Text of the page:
WORLD AUGUST 20, 2011
On Thursday, President Obama issued a long overdue statement calling for regime change in Syria, declaring that the “time has come for President Bashar Assad to step aside.” But will that call to action amount to anything in practice? The gestures that Obama has made, including ending the U.S. import of Syrian petroleum products—totaling some 6,000 barrels per day—are little more than symbolic changes of policy. On the other hand, though the use of military force hasn’t been explicitly removed from the table, it’s clear that the American government—not to mention the American public—has little appetite for another war in the Middle East.
Fortunately, there are plenty of policies that the United States could pursue, short of dropping bombs on Damascus, to hasten Assad’s fall. Even better, there’s no need to wait before implementing them.
Damascus is currently bankrolling its brutal crackdown by exporting the vast majority of its 150,000 barrels of oil per day to Europe, generating an estimated $7 to 8 million per day for Assad. If the United States were to be joined in its energy sanctions by the EU—which appears to be the direction in which EU officials are moving—it would prove a significant blow to the Syrian government.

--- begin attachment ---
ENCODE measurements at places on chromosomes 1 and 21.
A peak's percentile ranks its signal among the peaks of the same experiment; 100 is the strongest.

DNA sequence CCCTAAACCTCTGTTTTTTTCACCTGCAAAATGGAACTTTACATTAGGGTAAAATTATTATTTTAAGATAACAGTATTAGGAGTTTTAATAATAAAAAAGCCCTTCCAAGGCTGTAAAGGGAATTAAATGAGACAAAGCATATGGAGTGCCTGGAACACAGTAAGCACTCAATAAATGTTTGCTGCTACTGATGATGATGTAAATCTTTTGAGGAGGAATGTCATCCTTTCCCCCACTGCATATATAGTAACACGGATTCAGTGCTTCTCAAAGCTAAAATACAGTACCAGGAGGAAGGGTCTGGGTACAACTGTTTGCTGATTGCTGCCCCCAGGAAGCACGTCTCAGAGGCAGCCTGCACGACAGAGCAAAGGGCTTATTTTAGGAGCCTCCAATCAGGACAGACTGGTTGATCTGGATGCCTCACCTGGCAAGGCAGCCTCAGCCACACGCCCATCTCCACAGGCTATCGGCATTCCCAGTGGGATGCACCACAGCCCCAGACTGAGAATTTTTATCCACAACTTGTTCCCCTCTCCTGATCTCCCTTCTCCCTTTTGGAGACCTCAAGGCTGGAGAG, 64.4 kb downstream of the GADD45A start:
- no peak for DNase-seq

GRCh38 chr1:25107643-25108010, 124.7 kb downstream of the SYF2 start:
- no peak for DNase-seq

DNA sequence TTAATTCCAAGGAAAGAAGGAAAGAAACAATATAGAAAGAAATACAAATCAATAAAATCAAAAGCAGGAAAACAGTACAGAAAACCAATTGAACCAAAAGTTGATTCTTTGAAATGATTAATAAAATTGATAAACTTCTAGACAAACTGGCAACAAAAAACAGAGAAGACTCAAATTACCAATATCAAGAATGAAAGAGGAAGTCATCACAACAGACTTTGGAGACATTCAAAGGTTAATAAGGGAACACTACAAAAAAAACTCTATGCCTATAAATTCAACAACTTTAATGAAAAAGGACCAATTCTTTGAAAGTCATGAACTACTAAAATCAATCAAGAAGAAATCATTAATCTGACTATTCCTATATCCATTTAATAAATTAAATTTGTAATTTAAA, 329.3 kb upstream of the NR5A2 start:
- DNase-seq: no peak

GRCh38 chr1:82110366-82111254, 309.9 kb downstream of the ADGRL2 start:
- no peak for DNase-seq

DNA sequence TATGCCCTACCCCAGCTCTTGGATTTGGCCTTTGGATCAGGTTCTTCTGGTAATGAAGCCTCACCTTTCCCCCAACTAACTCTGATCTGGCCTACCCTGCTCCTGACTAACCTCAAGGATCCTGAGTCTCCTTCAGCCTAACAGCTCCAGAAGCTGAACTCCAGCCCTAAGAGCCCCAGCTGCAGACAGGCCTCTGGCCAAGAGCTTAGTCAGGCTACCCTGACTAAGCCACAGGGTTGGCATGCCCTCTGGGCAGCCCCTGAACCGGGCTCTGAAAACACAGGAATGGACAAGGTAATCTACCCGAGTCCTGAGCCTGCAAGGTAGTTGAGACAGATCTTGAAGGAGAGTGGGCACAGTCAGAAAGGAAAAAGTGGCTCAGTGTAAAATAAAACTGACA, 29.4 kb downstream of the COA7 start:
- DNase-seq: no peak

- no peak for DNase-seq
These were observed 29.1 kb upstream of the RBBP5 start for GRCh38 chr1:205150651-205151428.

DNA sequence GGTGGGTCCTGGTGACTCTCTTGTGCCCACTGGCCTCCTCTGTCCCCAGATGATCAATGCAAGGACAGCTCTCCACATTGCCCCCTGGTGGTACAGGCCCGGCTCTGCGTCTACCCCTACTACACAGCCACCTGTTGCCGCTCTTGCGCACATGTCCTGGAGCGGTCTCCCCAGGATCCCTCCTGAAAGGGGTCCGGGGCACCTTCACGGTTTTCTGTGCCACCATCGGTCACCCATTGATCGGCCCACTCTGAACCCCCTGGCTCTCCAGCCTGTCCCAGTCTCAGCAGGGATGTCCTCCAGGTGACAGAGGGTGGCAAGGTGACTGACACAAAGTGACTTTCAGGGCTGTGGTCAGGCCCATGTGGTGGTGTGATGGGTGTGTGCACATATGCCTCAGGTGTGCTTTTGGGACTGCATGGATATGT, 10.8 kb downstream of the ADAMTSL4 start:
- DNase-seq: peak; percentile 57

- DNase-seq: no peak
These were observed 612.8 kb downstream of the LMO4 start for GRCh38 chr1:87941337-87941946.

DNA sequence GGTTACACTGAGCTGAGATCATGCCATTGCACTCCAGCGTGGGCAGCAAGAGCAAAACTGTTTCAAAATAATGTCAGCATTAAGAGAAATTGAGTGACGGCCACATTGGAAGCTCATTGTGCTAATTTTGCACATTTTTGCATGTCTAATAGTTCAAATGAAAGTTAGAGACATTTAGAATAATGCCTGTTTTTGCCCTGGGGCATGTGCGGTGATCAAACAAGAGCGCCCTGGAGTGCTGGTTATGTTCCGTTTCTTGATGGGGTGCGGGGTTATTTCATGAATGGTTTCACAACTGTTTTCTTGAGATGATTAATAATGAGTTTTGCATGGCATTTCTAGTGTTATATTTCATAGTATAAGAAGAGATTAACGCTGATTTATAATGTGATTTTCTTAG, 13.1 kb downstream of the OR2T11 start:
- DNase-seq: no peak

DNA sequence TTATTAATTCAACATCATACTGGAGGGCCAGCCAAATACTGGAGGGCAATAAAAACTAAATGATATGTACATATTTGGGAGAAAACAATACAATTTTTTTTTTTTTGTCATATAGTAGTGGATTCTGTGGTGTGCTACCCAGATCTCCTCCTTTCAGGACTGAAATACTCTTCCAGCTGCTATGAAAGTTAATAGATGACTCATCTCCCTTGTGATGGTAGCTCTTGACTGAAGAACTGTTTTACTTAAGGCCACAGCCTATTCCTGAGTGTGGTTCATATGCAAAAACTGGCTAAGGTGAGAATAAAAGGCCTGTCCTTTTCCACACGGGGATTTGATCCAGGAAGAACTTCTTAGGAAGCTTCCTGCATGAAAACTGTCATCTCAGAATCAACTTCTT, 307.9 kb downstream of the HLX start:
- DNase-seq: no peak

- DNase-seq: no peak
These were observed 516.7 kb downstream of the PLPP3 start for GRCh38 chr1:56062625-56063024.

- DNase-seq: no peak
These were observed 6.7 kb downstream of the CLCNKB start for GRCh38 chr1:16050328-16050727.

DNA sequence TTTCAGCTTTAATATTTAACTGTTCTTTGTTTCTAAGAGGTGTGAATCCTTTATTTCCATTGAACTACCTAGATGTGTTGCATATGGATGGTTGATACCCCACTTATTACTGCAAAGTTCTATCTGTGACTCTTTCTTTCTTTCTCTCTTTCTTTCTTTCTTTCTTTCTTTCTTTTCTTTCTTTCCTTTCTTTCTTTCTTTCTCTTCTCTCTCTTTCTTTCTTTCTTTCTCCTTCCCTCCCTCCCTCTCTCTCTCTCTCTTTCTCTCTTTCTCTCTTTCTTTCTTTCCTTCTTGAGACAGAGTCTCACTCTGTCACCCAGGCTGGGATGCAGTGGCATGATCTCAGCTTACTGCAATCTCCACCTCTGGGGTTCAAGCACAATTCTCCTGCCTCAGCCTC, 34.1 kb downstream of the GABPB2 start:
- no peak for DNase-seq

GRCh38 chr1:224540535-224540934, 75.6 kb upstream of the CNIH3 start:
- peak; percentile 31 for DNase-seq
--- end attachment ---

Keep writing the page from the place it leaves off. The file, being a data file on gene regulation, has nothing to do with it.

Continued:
Even these joint sanctions, however, would likely prove insufficient on their own. Without its proceeds from oil exports—which account for 30 percent of state revenues—the regime would be forced to burn more quickly through the $17 billion in foreign reserves it started with at the beginning of the revolt. But this process, according to some estimates, could take at least a year, and with the atrocities showing no sign of abating, that sort of time frame is simply too long. Worse still, there is no guarantee that these measures—even in place for years—would be successful in bankrupting and dislodging the regime. For example, Saddam Hussein’s Iraq was sanctioned by the UN in 1990 following the country’s invasion of Kuwait. These sanctions—and, later, the UN “Oil for Food” program—endured until U.S. forces toppled the regime in 2003.
Energy sanctions, in other words, are perhaps the best arrow in the U.S. policy quiver, but, to mix metaphors, they are not a silver bullet. To help hasten Assad’s demise, Washington should take additional measures, in tandem with Europe, to increase the pressures on the regime. To begin, the EU is amenable to broadening its sanctions regime to other institutions and areas of the economy. It will be incumbent on the Obama administration to push the envelope on this front, convincing the EU to also adopt a ban on investment in Syria, particularly in the energy sector, where European companies dominate the market.
In addition, when it comes to aiding the Syrian opposition, the Obama administration should elevate and routinize its contacts with key leaders in the movement, both at home and abroad. If asked, Washington should assist the opposition to better organize its ranks, as well as to develop a publicly articulated vision for Syria’s future that is tolerant, pluralist, and democratic. U.S. support for the opposition might also include the provision of modest funding for Thuraya satellite phones, which can help regime opponents on the ground in Syria to better communicate with each other and with the outside world. At the same time, to demonstrate the U.S. commitment to Syria’s future, President Obama himself should consider an Oval Office meeting (and photo op) with respected Syrian opposition figures.